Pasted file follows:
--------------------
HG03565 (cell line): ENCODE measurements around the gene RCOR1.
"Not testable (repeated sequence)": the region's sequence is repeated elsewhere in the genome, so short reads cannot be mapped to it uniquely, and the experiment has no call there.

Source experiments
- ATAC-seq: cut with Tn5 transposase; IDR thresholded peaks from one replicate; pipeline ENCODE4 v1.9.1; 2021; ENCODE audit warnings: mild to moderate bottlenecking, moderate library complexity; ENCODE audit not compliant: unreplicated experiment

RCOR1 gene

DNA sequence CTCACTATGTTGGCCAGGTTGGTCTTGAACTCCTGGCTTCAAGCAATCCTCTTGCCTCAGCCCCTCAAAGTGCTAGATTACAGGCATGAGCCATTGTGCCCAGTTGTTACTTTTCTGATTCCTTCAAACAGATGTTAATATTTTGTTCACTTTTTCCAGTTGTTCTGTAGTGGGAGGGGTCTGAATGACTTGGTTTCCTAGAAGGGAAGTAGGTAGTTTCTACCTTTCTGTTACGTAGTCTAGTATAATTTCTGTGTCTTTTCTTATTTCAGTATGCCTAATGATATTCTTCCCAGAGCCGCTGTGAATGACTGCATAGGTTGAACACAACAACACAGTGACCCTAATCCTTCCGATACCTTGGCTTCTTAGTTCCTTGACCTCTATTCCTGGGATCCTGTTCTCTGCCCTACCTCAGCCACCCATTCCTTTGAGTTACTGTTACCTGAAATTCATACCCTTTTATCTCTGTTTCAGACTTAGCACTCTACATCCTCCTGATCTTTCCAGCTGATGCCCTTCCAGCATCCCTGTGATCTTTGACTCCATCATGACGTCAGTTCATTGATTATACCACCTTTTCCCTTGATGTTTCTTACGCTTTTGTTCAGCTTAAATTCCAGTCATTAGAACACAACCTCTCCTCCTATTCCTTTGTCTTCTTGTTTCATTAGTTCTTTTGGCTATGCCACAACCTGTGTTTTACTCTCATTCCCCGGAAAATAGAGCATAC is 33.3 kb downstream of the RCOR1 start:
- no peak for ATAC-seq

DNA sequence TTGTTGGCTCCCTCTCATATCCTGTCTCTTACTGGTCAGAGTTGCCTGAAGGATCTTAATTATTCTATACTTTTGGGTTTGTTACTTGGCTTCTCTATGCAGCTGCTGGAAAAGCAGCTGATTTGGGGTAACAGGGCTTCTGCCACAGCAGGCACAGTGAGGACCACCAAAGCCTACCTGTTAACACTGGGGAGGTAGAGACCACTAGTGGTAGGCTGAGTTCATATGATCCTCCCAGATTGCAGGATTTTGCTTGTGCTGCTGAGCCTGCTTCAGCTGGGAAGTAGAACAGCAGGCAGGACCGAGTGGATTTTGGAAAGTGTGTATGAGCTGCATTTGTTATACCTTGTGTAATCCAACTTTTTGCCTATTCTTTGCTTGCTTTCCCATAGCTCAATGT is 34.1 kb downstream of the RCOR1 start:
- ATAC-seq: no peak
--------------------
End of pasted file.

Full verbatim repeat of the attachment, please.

HG03565 (cell line): ENCODE measurements around the gene RCOR1.
"Not testable (repeated sequence)": the region's sequence is repeated elsewhere in the genome, so short reads cannot be mapped to it uniquely, and the experiment has no call there.

Source experiments
- ATAC-seq: cut with Tn5 transposase; IDR thresholded peaks from one replicate; pipeline ENCODE4 v1.9.1; 2021; ENCODE audit warnings: mild to moderate bottlenecking, moderate library complexity; ENCODE audit not compliant: unreplicated experiment

RCOR1 gene

DNA sequence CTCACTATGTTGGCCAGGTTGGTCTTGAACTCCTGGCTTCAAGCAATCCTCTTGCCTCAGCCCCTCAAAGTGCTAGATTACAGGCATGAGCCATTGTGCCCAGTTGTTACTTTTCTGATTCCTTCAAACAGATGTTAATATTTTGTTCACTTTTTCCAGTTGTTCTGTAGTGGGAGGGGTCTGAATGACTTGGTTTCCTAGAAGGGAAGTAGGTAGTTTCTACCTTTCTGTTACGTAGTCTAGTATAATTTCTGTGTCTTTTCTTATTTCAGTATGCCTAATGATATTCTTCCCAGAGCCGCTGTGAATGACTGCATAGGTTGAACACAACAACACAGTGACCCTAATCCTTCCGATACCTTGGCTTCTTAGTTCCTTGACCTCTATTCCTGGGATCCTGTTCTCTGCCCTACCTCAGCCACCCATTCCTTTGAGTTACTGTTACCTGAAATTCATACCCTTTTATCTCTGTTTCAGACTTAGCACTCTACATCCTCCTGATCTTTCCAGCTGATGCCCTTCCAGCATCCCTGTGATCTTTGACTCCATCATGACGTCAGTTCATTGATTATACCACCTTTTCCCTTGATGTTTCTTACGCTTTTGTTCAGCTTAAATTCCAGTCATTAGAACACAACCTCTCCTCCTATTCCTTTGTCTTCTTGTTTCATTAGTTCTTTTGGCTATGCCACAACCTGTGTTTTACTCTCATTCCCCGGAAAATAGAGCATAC is 33.3 kb downstream of the RCOR1 start:
- no peak for ATAC-seq

DNA sequence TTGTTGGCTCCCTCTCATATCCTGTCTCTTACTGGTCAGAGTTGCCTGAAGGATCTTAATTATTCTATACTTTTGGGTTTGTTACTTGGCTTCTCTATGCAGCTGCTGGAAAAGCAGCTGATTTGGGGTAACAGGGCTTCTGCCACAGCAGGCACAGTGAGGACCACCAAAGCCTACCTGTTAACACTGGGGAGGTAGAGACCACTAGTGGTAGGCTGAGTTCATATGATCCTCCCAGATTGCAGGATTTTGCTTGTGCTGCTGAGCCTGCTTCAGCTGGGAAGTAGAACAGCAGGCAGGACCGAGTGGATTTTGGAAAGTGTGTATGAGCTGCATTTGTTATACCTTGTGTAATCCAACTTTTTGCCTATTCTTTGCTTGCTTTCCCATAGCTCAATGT is 34.1 kb downstream of the RCOR1 start:
- ATAC-seq: no peak